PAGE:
If tone and atmosphere were all a horror film needed to succeed, Pulse 2 would be a certified classic. In the hands of producer turned writer/director Joel Soisson, this moody attempt at recapturing the first film’s modern world mayhem is a decent, often enjoyable attempt. But it’s not a complete success, mostly for reasons that have to do with characterization, narrative logistics, and the faintest whiffs of familiarity. No matter how hard it tries, Pulse 2 cannot escape the mandatory J-Horror clichés. All the ghosts come from the monochrome school of creeps, and their dead eyed ennui grows grating after a while. They don’t even attack, really. They merely walk up to their victims and suck the spectral F/X out of them. Like the metaphysical mumbo jumbo used to explain why this is happening (at least it’s clearer here than in the first film), Pulse 2 just feels overly familiar.

But Soisson deserves credit for employing some interesting stylistic choices to switch things up. There is lots of green screen work, clearly used to broaden the scope of the backdrops and give the locations an eerie, otherworldly vibe. We also get nice shots of society post-apocalypse, the random burning car and deserted streets reminding us of how fragile our existence and world order really is. As for the acting, the no name cast does a decent job, especially in light of the ludicrous character beats they must endure. Jamie Barber as Stephen is stuck in stoic hysterics mode, constantly calling out for his little girl - that is, when he isn’t trying to console her constant whining. As Justine, little Karley Scott Collins switches between sensible and responsive to whimpering and wanting her mommy. Even after she sees that her parent is a poltergeist, she still runs after her like a whelp to a warm teat.

As our female leads, both Georgina Rylance and Boti Bliss are stuck in what could best be described as a misogynist’s misguided fantasy. Michelle is portrayed as a Susan Smith psychopath, the pending divorce sending her straight down the murder/suicide path. Once we learn her secret (pssst…she’s DEAD! ), she’s nothing more than a plot point prop. Ms. Bliss has it worse. As the horndog home wrecker who seduced our hero, she’s hot to trot even during the end of the world. Later on, when she becomes another victim of the wireless plague, it’s nothing but nudity. That’s right; our professional actress is reduced to little more than a bit of fright flick titillation. It seems almost unfair, since Marta is so poorly defined to begin with.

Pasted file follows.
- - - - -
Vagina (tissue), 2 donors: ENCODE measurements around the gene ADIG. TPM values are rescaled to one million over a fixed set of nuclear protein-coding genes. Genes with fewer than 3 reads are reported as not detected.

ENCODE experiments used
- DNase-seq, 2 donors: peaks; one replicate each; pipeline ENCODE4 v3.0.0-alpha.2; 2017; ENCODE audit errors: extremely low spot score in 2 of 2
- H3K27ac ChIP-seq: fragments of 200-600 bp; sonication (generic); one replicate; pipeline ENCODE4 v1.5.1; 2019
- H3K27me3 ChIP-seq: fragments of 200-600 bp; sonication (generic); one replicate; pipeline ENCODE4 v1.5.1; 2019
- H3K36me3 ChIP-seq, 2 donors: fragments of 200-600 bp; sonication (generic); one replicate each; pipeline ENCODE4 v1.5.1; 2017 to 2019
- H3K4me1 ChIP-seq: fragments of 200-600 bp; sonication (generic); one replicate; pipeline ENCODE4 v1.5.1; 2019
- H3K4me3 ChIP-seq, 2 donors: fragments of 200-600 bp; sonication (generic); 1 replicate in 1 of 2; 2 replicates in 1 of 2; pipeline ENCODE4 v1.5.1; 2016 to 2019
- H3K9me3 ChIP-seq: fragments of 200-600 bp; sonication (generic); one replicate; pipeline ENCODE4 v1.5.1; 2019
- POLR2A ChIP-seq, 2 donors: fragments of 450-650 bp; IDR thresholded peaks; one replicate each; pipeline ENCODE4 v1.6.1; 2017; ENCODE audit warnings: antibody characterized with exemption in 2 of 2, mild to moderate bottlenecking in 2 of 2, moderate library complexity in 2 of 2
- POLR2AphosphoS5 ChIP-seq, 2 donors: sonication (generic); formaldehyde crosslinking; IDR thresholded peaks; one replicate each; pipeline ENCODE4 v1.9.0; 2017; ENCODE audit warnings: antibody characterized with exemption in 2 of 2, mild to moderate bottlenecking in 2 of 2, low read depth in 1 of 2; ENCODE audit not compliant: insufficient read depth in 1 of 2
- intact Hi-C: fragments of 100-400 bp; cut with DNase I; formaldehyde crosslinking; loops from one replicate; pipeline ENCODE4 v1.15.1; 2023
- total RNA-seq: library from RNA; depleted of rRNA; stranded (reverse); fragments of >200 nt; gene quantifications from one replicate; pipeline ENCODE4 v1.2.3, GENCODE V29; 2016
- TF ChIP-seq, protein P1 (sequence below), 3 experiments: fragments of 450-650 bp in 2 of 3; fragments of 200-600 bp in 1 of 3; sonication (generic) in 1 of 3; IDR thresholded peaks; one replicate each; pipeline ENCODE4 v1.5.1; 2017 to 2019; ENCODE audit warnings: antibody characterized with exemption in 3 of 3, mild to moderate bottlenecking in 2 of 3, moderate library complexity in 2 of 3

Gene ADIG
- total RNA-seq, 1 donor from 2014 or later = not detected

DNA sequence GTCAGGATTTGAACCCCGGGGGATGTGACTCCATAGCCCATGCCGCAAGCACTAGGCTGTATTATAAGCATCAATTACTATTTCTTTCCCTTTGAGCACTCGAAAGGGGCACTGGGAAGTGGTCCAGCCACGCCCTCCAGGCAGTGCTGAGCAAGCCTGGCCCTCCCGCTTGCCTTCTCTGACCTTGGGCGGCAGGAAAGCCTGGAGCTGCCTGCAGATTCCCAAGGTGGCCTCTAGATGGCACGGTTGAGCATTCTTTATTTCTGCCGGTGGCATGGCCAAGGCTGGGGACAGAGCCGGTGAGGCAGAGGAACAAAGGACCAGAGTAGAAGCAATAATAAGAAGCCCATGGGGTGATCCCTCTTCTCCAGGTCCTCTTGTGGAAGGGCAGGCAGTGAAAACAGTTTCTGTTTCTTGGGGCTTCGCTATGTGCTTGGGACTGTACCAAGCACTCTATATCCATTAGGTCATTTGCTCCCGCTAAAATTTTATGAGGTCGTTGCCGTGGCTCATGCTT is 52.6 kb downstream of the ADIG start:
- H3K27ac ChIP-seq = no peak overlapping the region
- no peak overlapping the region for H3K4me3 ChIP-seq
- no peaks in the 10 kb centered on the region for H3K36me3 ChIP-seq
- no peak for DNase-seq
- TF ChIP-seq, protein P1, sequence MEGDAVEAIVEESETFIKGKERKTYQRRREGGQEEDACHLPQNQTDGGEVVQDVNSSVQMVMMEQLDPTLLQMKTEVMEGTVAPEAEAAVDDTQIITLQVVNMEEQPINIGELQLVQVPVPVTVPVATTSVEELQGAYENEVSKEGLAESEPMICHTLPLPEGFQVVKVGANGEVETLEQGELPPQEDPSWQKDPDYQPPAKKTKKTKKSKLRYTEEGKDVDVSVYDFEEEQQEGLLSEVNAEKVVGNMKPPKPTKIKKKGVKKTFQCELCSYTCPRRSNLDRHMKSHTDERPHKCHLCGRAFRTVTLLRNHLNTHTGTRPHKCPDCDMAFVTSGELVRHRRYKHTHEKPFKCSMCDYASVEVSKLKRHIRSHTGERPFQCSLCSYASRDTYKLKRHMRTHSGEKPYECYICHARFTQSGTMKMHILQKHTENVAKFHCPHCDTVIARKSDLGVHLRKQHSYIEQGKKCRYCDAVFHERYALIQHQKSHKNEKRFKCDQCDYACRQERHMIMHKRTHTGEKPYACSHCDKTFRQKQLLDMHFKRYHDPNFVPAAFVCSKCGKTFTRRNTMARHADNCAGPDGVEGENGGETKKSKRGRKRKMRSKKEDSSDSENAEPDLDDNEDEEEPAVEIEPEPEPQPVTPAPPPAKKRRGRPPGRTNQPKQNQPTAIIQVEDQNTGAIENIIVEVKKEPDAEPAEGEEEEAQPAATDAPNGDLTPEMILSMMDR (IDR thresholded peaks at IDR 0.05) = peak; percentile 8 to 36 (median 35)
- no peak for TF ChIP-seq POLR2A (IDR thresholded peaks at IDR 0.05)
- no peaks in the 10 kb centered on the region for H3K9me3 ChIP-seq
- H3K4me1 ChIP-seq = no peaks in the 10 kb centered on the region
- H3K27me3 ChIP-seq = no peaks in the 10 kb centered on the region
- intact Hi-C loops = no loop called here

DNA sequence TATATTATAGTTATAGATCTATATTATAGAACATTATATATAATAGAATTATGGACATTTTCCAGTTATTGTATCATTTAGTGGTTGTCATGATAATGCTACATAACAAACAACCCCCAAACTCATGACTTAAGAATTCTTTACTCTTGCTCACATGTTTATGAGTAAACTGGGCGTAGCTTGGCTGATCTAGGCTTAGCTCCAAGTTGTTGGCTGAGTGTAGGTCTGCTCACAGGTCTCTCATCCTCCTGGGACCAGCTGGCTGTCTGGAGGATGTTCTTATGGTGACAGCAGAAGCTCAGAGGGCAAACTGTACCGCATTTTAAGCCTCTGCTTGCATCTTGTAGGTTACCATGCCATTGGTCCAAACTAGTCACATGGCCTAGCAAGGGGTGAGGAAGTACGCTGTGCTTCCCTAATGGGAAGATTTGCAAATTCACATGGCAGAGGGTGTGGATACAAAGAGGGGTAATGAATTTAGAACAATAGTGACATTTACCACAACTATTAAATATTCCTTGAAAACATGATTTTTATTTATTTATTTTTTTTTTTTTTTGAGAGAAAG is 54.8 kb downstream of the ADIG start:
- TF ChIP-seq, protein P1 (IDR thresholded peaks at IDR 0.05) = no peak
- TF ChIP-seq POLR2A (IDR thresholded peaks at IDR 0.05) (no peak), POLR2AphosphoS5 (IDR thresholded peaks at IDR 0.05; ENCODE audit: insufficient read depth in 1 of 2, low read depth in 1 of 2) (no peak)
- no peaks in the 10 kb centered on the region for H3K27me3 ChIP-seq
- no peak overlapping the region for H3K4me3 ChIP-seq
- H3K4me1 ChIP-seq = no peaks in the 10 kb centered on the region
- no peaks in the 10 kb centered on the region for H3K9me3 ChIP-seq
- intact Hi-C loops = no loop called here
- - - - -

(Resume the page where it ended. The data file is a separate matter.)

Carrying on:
As part of the DVD package, Soisson is joined by several members of the crew, and all spend a great deal of time explaining and praising their efforts. It’s not as self-congratulatory as it sounds, but there are moments when our narrators clearly forget they are talking about a direct-to-video sequel. The same applies for the two deleted scenes offered. One features a character catalyst nicknamed “The Man in Red” - clearly important to Part 3…which is already in the works - explaining the entire story to the audience (by way of an unimportant extra). The other has our harried father trying to comfort his child. Neither does more than the film itself, and suggests a story that always knew what it wanted to be from the very beginning.

In truth, there is nothing technically wrong with Pulse 2. It breezes by without bogging down in unnecessary macabre minutia, and the effective opening moments make up for a middle act overloaded with interpersonal inconsistencies. The ending may seem obvious, especially to anyone who’s been following the narrative nuances from the very beginning, and by reducing the story to a tale of four characters, Soisson avoids biting off more than he can creatively chew. Still, no one will mistake this movie for its far superior Eastern cousin. Heck, it can’t even compare to the lesser efforts from the Japanese genre. Still, Soisson and company should be commended for trying to instill something new and novel into what is usually a staid and stereotypical conceit. Pulse 2 can’t avoid its origins, but at least it doesn’t destroy its celluloid ancestry. 

by Bill Gibron

26 Sep 2008